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  • Brian Childress

Capitol Reef National Park - Utah

Capitol Reef National Park is an American national park in south-central Utah. The park is approximately 60 miles long on its north–south axis and just 6 miles wide on average. The park was established in 197 to preserve 241,904 acres of desert landscape and is open all year, with May through September being the highest visitation months.


The majority of the nearly 100 mi long up-thrust formation called the Waterpocket Fold—a rocky spine extending from Thousand Lake Mountain to Lake Powell—is preserved within the park. Capitol Reef is an especially rugged and spectacular segment of the Waterpocket Fold by the Fremont River. The park was named for its whitish Navajo Sandstone cliffs with dome formations—similar to the white domes often placed on capitol buildings—that run from the Fremont River to Pleasant Creek on the Waterpocket Fold. Locally, reef refers to any rocky barrier to land travel, just as ocean reefs are barriers to sea travel.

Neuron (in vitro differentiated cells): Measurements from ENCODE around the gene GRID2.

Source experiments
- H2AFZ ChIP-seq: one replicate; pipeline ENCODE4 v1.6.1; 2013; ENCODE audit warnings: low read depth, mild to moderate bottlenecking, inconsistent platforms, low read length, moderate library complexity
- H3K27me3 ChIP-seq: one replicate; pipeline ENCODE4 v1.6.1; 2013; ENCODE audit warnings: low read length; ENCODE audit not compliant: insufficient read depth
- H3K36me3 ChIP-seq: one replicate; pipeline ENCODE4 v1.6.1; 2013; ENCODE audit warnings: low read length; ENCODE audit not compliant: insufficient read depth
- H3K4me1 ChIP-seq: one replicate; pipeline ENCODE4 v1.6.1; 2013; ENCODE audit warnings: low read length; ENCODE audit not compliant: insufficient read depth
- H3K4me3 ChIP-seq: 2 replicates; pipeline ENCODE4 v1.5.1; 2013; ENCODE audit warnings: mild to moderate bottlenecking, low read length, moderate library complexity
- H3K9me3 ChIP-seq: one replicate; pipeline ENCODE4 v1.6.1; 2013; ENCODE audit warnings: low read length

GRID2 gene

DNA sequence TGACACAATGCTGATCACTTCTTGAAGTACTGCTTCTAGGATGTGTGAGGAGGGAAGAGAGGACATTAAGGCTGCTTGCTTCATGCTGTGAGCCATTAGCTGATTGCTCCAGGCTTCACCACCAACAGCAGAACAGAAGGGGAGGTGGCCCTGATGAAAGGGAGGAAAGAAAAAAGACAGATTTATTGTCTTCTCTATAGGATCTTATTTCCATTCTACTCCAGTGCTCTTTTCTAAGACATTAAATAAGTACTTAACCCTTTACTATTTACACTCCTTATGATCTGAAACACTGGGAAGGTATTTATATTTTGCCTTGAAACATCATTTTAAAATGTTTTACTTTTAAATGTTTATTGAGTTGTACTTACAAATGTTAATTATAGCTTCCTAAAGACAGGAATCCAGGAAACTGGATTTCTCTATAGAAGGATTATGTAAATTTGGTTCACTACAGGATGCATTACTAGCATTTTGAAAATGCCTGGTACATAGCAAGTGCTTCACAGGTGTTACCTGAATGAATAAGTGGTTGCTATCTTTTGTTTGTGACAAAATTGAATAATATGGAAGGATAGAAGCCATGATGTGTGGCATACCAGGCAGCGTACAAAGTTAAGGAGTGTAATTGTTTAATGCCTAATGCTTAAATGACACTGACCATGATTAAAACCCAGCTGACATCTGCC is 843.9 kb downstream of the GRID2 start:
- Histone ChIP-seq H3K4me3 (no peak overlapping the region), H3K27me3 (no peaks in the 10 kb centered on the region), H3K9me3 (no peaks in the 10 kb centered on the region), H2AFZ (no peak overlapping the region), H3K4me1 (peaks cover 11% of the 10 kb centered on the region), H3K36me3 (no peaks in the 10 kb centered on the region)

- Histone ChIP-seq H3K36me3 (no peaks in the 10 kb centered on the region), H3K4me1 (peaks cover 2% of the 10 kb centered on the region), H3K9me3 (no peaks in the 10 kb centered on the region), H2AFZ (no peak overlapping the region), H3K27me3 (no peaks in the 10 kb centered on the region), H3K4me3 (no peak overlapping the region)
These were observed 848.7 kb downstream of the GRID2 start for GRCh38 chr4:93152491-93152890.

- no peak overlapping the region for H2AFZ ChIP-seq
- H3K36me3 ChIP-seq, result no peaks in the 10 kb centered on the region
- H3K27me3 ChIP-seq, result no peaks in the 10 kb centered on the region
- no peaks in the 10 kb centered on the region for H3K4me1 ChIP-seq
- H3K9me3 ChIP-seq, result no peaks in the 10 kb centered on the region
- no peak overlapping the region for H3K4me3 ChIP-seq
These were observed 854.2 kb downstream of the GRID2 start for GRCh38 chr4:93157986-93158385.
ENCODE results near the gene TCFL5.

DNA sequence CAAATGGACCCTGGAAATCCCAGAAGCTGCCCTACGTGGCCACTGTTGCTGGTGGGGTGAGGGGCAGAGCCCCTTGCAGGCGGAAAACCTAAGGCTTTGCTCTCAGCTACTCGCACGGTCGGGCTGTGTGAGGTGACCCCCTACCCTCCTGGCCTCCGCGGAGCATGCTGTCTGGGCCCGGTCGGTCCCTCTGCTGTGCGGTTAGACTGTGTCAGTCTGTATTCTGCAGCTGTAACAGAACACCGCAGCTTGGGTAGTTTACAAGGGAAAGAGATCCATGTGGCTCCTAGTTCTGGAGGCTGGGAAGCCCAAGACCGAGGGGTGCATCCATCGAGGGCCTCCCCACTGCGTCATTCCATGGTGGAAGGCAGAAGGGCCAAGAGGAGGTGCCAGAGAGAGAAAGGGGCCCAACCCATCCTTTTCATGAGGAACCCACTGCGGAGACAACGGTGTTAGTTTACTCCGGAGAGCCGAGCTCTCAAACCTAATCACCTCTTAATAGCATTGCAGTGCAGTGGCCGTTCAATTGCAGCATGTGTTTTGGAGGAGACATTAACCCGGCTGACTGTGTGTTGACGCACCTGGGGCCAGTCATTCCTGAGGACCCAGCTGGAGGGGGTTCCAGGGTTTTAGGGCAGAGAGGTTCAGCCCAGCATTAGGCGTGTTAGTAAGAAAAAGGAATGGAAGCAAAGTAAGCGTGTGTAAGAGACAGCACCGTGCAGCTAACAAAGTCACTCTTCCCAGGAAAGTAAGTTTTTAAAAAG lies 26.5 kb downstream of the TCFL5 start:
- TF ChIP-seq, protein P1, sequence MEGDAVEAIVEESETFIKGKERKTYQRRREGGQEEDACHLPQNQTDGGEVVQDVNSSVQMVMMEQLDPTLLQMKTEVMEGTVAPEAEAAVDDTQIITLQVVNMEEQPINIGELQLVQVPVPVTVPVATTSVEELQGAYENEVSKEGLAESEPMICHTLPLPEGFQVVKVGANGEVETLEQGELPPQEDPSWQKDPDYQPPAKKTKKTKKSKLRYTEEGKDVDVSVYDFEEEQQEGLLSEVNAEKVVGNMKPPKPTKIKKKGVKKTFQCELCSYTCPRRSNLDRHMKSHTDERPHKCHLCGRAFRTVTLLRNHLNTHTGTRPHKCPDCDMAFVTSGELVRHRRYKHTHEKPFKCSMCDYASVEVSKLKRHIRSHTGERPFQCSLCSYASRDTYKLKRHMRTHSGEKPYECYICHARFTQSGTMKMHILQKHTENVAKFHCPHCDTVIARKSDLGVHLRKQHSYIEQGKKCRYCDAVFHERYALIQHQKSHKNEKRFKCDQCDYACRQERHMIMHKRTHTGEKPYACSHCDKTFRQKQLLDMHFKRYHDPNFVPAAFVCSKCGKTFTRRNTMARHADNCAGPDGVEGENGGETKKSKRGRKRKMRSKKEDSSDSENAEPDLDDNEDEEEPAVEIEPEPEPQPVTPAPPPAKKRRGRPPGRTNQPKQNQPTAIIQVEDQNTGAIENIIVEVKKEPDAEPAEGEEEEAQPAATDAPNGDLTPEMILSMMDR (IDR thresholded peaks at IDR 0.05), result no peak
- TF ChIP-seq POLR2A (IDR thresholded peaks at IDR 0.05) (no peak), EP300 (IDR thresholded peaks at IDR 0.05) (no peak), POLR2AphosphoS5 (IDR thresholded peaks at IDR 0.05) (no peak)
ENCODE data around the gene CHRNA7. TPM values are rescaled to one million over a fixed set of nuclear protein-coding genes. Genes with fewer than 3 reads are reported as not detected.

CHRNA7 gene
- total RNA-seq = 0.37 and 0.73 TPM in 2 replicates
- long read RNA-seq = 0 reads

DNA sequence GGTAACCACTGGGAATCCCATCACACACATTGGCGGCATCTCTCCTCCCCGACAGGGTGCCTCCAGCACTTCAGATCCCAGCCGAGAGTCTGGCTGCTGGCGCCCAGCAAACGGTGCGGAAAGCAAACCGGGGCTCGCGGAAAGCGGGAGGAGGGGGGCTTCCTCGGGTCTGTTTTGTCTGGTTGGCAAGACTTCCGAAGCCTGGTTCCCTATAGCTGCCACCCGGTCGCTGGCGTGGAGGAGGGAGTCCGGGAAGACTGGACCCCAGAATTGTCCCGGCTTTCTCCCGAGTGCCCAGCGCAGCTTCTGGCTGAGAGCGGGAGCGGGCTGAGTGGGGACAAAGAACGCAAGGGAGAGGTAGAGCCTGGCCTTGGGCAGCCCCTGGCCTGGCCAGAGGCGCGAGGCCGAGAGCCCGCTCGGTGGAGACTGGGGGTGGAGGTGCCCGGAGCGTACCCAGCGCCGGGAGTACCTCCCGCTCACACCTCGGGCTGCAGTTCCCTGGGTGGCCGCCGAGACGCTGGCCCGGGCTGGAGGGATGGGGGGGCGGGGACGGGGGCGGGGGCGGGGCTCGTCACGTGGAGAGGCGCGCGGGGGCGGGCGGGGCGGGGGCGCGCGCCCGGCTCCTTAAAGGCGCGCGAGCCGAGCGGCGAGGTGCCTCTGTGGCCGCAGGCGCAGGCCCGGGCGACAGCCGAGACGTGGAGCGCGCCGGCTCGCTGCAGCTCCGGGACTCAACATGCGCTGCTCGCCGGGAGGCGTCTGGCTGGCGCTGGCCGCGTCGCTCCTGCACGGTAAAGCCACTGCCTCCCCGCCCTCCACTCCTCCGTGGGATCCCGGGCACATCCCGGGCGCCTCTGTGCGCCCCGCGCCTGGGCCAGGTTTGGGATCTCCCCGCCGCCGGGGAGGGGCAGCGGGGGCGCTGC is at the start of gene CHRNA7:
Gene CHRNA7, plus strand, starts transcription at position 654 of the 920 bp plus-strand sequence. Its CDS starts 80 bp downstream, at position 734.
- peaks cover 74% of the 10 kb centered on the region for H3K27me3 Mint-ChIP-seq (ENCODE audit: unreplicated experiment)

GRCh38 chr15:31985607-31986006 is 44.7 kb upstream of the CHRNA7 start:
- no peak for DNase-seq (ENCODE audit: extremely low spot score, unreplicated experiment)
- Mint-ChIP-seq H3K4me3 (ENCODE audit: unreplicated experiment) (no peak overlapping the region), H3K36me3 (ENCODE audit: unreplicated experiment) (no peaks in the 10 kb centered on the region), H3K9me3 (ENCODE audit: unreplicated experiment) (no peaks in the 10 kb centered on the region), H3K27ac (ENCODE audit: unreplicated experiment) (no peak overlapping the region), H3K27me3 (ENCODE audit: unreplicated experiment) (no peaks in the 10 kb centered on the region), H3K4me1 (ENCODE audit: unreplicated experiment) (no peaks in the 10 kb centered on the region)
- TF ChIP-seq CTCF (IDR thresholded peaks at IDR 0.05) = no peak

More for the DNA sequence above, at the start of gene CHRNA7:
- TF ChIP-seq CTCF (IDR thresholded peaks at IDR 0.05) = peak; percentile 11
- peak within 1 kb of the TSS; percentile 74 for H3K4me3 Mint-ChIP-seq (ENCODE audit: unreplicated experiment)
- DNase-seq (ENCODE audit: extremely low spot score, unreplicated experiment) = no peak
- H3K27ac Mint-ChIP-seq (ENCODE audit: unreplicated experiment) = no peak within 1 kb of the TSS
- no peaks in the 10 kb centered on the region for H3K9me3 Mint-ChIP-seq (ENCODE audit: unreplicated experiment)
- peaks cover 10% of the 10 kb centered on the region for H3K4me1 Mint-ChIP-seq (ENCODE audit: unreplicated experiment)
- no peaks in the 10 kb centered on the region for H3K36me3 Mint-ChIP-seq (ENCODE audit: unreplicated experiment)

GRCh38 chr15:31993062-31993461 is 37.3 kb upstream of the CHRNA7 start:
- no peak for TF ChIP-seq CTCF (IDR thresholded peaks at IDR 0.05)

We visited this park in the fall which helped with the Utah sun and heat. The views were spectacular to include the dome formations throughout the park which change colors based on the sun location.


Wildlife to expect include desert bighorn sheep, mule deer, mountain lions, white-tailed antelope squirrel, rock squirrel, and various reptiles.


Our experience is this park is one you should go out of the way to visit. The various domes, natural bridges, and water pocket folds set it apart.


Contact Information:


HC 70, Box 15

Torrey, UT84775 Website: https://www.nps.gov/care/index.htm


Phone: (435) 425-3791



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